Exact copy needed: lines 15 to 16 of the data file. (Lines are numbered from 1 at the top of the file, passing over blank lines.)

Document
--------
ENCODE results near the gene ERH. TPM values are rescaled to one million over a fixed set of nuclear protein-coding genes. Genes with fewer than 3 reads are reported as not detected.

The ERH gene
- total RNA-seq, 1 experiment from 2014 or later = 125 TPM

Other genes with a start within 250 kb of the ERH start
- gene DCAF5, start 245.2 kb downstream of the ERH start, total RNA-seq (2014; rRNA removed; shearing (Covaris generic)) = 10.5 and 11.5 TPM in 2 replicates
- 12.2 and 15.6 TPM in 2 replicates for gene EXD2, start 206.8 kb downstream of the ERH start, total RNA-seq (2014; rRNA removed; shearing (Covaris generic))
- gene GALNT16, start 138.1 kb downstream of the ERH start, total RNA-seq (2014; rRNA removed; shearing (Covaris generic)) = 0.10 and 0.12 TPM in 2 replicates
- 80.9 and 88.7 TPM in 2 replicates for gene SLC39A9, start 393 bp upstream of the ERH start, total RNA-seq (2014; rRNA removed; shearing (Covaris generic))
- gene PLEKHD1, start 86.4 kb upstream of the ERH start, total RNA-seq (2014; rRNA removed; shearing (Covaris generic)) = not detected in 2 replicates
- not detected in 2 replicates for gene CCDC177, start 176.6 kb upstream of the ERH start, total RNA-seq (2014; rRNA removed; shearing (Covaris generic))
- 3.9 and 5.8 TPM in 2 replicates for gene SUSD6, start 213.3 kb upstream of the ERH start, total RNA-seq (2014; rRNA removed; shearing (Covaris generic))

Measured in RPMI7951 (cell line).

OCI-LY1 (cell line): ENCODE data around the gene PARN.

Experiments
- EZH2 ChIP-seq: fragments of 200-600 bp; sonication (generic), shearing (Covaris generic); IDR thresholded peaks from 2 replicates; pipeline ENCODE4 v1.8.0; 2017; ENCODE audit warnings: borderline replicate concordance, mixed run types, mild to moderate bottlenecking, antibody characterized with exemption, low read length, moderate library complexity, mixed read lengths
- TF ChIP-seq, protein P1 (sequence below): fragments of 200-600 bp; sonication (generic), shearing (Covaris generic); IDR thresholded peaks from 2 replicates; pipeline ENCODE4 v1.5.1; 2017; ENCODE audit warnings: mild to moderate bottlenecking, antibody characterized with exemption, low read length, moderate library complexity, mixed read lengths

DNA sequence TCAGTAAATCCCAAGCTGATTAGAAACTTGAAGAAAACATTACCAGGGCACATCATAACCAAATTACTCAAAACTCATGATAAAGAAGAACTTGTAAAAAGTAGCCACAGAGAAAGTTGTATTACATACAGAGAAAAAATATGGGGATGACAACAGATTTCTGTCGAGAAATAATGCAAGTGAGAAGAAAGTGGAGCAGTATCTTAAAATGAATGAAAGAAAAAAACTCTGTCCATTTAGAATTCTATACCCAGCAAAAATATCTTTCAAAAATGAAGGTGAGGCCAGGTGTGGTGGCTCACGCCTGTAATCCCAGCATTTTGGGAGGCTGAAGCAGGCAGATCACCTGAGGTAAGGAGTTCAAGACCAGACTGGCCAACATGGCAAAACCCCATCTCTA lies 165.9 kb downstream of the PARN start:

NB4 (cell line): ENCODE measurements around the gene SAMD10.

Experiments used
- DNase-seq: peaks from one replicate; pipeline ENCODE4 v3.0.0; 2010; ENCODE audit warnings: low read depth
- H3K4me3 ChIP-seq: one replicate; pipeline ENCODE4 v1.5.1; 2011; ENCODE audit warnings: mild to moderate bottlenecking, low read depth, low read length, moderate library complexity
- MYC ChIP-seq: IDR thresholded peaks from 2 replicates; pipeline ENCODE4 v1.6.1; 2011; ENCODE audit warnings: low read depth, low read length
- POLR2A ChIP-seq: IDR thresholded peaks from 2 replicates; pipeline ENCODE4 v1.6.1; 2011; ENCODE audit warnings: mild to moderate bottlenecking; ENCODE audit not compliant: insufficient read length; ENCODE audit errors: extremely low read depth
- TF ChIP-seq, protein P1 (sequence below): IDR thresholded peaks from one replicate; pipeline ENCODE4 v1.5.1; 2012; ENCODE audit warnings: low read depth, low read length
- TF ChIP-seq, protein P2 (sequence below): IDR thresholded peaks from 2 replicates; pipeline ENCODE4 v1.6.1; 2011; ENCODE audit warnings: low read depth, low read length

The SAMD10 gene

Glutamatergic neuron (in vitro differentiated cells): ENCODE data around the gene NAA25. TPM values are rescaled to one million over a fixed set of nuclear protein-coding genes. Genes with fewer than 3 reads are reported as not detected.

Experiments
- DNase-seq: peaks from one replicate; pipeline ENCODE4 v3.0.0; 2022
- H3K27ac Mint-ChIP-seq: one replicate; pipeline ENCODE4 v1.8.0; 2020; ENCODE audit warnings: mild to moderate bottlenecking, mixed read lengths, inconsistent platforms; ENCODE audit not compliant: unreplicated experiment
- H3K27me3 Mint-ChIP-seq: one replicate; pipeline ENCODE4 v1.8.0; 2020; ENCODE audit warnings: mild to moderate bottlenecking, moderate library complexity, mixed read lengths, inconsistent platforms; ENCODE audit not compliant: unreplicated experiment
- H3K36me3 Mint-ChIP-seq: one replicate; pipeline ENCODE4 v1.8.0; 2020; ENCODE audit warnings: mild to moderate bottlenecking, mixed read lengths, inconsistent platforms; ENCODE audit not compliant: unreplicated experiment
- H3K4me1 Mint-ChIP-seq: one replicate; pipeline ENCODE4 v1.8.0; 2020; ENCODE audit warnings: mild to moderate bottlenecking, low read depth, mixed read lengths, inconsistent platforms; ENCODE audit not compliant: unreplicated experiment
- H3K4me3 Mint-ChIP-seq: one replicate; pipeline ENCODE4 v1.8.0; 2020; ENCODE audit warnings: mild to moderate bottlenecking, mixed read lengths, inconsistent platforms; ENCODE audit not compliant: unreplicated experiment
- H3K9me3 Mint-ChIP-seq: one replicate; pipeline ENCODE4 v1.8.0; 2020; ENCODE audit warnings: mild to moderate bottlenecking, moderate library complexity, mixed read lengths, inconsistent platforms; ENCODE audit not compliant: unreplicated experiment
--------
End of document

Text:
- EZH2 ChIP-seq: fragments of 200-600 bp; sonication (generic), shearing (Covaris generic); IDR thresholded peaks from 2 replicates; pipeline ENCODE4 v1.8.0; 2017; ENCODE audit warnings: borderline replicate concordance, mixed run types, mild to moderate bottlenecking, antibody characterized with exemption, low read length, moderate library complexity, mixed read lengths
- TF ChIP-seq, protein P1 (sequence below): fragments of 200-600 bp; sonication (generic), shearing (Covaris generic); IDR thresholded peaks from 2 replicates; pipeline ENCODE4 v1.5.1; 2017; ENCODE audit warnings: mild to moderate bottlenecking, antibody characterized with exemption, low read length, moderate library complexity, mixed read lengths